Jonas Hannestad

Industrial Post Doc, Biological Physics, Department of Physics

Every year there are approximately 10 million new cases of dementia worldwide. Today more than 45 million people are living with dementia, a figure that will almost double every 20 years. This increase is largely caused by an aging population and finding effective treatments is an ever-growing concern. The far most common form of dementia is Alzheimer’s disease, accounting for between 50 and 70% of the cases. As of today, there is no cure for Alzheimer’s disease and available treatments only offer a limited symptomatic relief. There is also a need for methods that allow diagnosis at earlier stages of the disease.

In my research, I strive to elucidate the underlying molecular mechanisms behind Alzheimer’s disease. A better understanding of the processes that drive disease progression can hopefully lead to potential new means to treat and diagnose Alzheimer’s disease. My primary research focus lie in understanding the importance of the interaction between Alzheimer’s-associated peptides and proteins such as Amyloid-b and Tau with lipid membranes. I approach these challenges working with a broad focus ranging from studies of molecular distribution and co-localization in the brains of Alzheimer’s-affected mice to biophysical studies of protein-membrane interactions.

To cover this wide range of perspectives I employ a diverse spectrum of experimental techniques, including imaging mass spectrometry (TOF-SIMS), fluorescence spectroscopy and microscopy (e.g. TIRF and TCSPC) and quartz crystal microbalance (QCM-D).
In my research at the Division of Biological Physics and at RISE – Research Institutes of Sweden, I strive to elucidate the underlying molecular mechanisms behind Alzheimer’s disease.

Every year there are approximately 10 million new cases of dementia worldwide. Today more than 45 million people are living with dementia, a figure that will almost double every 20 years. This increase is largely caused by an aging population and finding effective treatments is an ever-growing concern. The far most common form of dementia is Alzheimer’s disease, accounting for between 50 and 70% of the cases. As of today, there is no cure for Alzheimer’s disease and available treatments only offer a limited symptomatic relief. There is also a need for methods that allow diagnosis at earlier stages of the disease.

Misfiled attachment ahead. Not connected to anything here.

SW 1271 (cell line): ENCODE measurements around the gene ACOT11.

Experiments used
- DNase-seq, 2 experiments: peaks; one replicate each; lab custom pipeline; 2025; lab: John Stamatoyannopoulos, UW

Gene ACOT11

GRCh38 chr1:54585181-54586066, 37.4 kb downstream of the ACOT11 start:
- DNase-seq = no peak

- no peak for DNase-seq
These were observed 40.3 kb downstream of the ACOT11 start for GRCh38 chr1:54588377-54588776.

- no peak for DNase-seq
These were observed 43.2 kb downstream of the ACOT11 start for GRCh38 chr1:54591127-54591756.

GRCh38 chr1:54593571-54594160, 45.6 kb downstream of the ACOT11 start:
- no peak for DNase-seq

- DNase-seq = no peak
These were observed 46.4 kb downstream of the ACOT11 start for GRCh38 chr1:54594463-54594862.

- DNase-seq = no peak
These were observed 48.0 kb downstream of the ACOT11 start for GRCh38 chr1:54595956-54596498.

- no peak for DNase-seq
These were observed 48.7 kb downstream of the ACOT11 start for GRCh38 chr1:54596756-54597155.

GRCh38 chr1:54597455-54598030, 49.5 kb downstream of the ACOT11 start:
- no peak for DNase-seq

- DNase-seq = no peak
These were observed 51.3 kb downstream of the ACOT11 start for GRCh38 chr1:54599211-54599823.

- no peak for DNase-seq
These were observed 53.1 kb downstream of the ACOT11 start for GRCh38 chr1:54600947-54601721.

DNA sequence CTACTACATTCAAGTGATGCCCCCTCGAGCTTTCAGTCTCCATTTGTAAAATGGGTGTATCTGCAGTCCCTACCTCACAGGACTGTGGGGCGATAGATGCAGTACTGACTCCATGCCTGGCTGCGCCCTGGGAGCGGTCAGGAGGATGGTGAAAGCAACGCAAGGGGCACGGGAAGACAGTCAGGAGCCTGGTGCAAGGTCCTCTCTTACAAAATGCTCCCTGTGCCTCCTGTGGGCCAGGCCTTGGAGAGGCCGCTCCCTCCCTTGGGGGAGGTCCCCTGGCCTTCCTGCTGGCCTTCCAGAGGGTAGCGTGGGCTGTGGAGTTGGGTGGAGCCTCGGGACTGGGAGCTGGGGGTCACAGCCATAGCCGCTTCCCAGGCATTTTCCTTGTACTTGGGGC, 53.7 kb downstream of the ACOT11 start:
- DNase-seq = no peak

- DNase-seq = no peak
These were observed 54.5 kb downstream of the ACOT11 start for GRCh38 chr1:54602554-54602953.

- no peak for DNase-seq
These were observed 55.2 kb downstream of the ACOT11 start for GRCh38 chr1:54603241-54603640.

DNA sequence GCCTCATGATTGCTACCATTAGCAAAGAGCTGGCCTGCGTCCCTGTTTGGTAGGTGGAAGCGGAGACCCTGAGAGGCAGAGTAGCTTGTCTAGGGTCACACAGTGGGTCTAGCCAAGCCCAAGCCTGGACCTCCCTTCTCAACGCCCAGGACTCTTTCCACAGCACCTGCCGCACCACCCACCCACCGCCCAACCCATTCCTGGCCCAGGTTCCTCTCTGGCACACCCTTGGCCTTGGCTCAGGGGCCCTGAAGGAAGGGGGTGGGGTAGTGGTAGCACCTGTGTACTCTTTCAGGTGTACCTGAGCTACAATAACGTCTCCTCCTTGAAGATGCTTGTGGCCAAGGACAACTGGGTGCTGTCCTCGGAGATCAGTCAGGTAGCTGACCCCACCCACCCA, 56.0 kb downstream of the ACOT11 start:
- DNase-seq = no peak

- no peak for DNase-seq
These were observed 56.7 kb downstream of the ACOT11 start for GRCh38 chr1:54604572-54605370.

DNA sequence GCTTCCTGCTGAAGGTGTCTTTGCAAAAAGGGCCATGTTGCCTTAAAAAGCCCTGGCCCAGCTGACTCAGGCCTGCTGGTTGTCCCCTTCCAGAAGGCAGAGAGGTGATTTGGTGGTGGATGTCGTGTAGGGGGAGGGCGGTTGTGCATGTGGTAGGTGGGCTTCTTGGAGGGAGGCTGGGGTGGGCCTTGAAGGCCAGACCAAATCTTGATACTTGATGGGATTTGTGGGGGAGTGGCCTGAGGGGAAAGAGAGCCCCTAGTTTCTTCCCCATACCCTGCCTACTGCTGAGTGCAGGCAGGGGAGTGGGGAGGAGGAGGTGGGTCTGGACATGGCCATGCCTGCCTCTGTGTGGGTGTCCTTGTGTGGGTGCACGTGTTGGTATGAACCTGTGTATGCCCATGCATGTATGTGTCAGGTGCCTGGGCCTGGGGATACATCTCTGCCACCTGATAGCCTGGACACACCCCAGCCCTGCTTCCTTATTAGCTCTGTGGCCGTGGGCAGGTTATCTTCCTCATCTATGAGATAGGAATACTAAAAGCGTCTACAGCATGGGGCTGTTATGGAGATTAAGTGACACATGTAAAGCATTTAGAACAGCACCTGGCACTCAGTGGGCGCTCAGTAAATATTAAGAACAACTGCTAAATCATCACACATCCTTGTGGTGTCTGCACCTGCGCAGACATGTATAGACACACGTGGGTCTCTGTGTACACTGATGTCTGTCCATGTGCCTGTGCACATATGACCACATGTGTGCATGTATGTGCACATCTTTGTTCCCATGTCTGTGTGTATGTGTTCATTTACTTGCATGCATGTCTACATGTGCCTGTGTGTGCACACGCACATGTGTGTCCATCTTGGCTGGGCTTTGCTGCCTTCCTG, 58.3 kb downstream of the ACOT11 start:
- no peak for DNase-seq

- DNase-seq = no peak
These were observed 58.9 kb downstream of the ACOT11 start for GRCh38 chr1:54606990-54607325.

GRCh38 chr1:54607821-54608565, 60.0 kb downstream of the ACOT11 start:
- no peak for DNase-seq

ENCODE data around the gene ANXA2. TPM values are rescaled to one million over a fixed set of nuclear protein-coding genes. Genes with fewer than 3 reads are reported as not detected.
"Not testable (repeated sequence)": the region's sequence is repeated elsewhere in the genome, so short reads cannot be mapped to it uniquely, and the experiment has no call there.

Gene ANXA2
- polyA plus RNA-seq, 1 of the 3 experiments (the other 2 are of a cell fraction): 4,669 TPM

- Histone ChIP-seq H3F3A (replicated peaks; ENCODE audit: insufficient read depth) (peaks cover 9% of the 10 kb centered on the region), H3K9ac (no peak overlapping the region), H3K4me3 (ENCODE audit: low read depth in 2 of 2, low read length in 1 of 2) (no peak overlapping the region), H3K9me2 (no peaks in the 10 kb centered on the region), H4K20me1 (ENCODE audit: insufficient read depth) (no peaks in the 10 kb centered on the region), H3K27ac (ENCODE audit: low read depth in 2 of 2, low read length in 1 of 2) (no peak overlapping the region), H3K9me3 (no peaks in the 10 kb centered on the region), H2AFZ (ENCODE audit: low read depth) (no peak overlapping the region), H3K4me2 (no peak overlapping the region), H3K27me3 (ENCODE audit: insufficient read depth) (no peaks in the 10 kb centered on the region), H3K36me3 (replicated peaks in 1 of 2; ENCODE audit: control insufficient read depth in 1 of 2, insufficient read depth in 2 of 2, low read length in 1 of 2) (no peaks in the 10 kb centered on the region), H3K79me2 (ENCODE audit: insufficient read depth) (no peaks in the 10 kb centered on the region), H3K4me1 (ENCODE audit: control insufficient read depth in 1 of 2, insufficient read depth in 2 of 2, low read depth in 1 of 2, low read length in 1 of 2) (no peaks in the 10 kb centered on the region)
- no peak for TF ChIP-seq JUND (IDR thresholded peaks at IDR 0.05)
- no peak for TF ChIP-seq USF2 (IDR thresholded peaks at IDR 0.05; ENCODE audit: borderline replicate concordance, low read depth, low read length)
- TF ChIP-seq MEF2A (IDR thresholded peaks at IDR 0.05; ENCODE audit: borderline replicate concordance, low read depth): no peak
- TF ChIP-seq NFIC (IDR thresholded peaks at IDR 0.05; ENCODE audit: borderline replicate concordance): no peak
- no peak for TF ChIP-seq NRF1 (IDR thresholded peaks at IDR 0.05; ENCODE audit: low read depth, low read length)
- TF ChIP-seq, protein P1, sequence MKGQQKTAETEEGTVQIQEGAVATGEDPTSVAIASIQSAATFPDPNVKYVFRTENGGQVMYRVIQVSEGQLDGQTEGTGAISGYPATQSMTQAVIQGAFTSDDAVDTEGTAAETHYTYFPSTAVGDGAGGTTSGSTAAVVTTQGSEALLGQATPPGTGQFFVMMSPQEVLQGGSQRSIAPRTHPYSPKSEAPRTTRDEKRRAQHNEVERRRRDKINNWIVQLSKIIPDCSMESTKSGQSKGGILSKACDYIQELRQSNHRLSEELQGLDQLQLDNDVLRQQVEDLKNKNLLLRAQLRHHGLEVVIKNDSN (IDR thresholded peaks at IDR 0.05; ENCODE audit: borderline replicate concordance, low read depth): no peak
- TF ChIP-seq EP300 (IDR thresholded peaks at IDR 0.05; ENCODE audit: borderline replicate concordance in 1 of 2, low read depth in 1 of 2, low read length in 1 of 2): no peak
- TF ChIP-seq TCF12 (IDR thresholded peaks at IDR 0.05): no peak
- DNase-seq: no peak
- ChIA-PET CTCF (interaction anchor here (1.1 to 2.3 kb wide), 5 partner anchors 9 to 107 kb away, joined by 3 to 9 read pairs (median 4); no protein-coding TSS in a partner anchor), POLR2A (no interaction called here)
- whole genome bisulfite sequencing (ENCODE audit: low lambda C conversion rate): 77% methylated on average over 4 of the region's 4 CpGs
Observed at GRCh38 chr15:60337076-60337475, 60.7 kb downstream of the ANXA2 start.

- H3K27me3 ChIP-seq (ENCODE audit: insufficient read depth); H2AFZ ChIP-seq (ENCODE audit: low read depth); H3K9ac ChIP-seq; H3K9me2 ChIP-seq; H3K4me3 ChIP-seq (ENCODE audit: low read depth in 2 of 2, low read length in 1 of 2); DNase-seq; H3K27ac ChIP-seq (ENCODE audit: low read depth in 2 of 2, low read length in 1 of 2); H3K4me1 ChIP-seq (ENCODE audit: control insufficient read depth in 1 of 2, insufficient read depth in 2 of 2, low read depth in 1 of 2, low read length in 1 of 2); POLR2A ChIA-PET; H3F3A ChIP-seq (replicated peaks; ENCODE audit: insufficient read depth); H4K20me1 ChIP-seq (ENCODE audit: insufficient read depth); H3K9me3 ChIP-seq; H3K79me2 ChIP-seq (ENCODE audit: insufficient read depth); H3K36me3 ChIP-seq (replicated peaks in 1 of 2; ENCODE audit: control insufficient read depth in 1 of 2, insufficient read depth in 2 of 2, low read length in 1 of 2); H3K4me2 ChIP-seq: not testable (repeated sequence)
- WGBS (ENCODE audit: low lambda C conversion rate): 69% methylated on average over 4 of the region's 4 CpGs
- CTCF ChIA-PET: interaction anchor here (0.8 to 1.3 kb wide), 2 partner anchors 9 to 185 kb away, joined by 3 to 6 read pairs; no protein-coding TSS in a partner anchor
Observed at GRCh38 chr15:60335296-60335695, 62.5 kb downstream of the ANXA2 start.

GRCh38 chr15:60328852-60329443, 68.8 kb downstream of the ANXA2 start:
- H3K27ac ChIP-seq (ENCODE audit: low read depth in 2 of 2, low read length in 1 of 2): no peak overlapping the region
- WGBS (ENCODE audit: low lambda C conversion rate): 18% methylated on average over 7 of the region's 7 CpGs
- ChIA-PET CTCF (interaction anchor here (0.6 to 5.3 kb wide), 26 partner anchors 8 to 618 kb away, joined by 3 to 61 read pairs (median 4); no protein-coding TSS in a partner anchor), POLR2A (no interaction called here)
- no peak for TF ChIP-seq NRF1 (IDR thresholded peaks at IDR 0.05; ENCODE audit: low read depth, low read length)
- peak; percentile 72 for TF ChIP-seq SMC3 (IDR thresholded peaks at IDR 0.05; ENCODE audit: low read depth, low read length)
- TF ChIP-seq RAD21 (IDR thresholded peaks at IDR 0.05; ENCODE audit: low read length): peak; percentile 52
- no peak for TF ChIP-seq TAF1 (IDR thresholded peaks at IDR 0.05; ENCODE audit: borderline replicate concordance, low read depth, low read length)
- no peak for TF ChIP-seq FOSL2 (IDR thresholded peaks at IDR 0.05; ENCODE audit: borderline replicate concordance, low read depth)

A better understanding of the processes that drive disease progression can hopefully lead to potential new means to treat and diagnose Alzheimer’s disease. My primary research focus lie in understanding the importance of the interaction between Alzheimer’s-associated peptides and proteins such as Amyloid-b and Tau with lipid membranes. I approach these challenges working with a broad focus ranging from studies of molecular distribution and co-localization in the brains of Alzheimer’s-affected mice to biophysical studies of protein-membrane interactions.

To cover this wide range of perspectives I employ a diverse spectrum of experimental techniques, including imaging mass spectrometry (TOF-SIMS), fluorescence spectroscopy and microscopy (e.g. TIRF and TCSPC) and quartz crystal microbalance (QCM-D).

Published: Sun 14 May 2017.